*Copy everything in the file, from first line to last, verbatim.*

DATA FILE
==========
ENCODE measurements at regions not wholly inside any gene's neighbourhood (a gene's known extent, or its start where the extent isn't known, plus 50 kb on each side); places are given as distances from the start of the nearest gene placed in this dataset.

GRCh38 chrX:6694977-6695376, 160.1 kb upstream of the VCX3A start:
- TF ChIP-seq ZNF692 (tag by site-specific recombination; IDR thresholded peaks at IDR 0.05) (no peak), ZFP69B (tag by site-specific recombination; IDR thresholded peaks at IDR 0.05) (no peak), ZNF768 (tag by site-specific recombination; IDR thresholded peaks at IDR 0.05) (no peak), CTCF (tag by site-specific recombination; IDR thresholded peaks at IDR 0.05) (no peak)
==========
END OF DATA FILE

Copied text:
ENCODE measurements at regions not wholly inside any gene's neighbourhood (a gene's known extent, or its start where the extent isn't known, plus 50 kb on each side); places are given as distances from the start of the nearest gene placed in this dataset.

GRCh38 chrX:6694977-6695376, 160.1 kb upstream of the VCX3A start:
- TF ChIP-seq ZNF692 (tag by site-specific recombination; IDR thresholded peaks at IDR 0.05) (no peak), ZFP69B (tag by site-specific recombination; IDR thresholded peaks at IDR 0.05) (no peak), ZNF768 (tag by site-specific recombination; IDR thresholded peaks at IDR 0.05) (no peak), CTCF (tag by site-specific recombination; IDR thresholded peaks at IDR 0.05) (no peak)